Processing the Processed

Almost three weeks into 2017, let’s check how our new year’s resolutions are coming along.

We’ve dodged the temptation of the Saturday night takeaway twice, we’ve learned what to do with kale, and the house has been transformed into a chocolate-free zone (mainly because all the Christmas goodies have already been scoffed by our less health-conscious 2016 selves). Even though we may have not been quite as disciplined as we may have promised ourselves on New Year’s Eve, we’re definitely trying.

Check out this list of how processed foods can affect our minds and bodies, just to help keep you motivated in 2017.


The Sugar Crash

Processed foods, high in fat and sugar, are quickly digested by the body and stored as energy. Because of the refined nature of processed ingredients, this little sugar boost is often temporary and followed by an imminent crash once our metabolisms have burnt all the food’s potential energy. These ‘crashes’ make us feel sluggish, unfocused and have us reaching for another sugar snack to restore our lowered energy levels.


The Solution = Trying healthier foods with slow-releasing energy properties, such as eggs, porridge or sweet potato, will help you keep invigorated throughout the day and keep the sugar cravings at bay.

Food, Not-so-glorious Mood

Artificial ingredients in processed foods can wreak havoc with our gut flora, destroying the microbes we need for good mental health. Over time, foods high in sugar can produce negative chemical reactions in the body and affect optimal brain function; often leading to depression and mood swings.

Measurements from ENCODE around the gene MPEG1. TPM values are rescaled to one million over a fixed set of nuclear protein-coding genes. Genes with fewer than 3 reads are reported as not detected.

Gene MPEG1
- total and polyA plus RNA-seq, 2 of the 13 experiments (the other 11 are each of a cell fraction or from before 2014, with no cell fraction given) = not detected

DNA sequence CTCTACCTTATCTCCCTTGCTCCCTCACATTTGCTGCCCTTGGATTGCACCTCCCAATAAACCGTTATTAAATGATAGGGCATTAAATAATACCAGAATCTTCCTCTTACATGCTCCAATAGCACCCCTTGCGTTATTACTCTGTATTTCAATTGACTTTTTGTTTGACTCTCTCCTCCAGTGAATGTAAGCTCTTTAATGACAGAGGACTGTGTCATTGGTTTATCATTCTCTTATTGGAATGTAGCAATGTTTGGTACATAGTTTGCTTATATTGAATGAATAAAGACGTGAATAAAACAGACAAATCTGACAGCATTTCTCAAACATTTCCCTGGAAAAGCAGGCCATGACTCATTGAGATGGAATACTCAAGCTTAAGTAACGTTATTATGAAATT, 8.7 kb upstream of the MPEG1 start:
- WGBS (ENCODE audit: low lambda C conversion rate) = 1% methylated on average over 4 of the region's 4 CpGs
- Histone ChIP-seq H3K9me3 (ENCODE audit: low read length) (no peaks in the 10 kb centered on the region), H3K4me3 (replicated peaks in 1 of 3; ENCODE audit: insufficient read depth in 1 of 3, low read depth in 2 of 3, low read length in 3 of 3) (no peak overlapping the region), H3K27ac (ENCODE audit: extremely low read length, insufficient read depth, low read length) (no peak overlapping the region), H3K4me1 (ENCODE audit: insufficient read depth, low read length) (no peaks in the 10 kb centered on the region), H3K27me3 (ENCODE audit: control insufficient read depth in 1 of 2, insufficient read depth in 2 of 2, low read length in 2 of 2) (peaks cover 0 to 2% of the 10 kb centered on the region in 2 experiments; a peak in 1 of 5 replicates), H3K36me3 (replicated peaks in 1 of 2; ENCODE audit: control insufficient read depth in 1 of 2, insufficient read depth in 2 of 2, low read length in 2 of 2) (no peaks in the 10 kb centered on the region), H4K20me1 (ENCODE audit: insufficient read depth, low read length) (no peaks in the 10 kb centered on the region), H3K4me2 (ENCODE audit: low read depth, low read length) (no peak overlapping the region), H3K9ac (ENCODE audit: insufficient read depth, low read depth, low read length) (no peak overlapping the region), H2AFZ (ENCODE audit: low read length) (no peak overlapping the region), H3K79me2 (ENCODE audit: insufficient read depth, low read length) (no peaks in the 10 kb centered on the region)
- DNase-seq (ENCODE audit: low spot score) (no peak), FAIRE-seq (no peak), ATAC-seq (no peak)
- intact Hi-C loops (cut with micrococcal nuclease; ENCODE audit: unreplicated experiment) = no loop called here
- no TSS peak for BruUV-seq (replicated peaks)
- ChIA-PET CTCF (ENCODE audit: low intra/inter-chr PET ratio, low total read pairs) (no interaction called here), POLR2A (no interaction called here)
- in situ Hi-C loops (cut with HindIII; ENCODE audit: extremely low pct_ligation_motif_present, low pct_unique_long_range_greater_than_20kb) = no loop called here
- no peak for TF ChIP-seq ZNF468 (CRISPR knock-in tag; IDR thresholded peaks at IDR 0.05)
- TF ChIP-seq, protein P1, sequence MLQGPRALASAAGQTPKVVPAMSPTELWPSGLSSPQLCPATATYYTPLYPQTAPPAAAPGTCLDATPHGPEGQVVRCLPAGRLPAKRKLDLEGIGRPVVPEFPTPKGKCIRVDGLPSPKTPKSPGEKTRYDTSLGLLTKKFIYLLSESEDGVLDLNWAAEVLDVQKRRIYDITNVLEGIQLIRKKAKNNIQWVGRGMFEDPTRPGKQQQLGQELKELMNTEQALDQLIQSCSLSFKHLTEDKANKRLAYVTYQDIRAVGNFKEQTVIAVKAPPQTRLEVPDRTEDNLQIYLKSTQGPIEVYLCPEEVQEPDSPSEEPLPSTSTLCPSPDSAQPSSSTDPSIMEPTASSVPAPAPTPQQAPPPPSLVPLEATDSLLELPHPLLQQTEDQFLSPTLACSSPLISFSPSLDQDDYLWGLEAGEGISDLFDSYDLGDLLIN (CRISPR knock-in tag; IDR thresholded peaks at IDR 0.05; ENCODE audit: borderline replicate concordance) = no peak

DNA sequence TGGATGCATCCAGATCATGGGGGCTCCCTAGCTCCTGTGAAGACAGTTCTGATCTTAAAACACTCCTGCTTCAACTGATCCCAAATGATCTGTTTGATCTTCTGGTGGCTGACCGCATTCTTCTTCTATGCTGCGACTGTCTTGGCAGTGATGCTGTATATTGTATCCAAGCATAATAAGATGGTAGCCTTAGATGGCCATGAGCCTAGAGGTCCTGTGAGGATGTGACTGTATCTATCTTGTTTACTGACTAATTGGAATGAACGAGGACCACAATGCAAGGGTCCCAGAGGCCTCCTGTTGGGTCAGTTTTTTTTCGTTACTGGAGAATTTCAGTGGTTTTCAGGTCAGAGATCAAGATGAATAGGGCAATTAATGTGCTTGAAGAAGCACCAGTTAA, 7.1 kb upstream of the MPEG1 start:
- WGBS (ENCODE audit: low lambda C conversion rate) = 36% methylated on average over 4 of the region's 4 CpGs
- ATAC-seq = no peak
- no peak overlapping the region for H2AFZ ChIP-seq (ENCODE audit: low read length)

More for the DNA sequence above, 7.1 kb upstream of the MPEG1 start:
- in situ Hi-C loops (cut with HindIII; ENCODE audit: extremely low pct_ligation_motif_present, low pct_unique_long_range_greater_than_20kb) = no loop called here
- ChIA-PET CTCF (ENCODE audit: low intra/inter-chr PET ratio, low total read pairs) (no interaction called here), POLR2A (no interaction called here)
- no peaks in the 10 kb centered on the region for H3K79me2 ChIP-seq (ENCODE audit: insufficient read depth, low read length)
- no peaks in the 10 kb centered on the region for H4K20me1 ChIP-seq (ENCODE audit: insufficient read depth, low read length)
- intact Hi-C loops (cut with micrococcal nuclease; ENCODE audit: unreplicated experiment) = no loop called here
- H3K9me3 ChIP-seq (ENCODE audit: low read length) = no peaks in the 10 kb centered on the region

The Answer = Foods high in calcium such as yoghurt and almonds, or in Omega 3 such as salmon and spinach, have been scientifically proven to help boost your mood.

Skin Problems

When the sugar in our food responds to fats exposed to high temperatures, like the ones used for processed food preparation, a reaction called ‘exogenous glycation’ occurs. Glycation begins a sequence of reactions that eventually form advanced glycation end-products, aka proteins that can eventually cause collagen breakdown and fine skin lines. Washing-Face-Gif

The Answer = The powerful antioxidants in fruit and vegetables help fight against wrinkle-inducing cellular damage. Foods high in vitamin C: blueberries, oranges, strawberries, broccoli, also produce collagen to keep your skin radiant and blemish-free. 

Luckily many of us have a choice when it comes to our food, and for the most part we can avoid the processed food pitfalls. Sadly, many have no option but to consume cheap and processed meals because a healthier choice is an unaffordable alternative. Here at Can Cook we pride ourselves on providing fresher and more nutritious meals for those living with food poverty.

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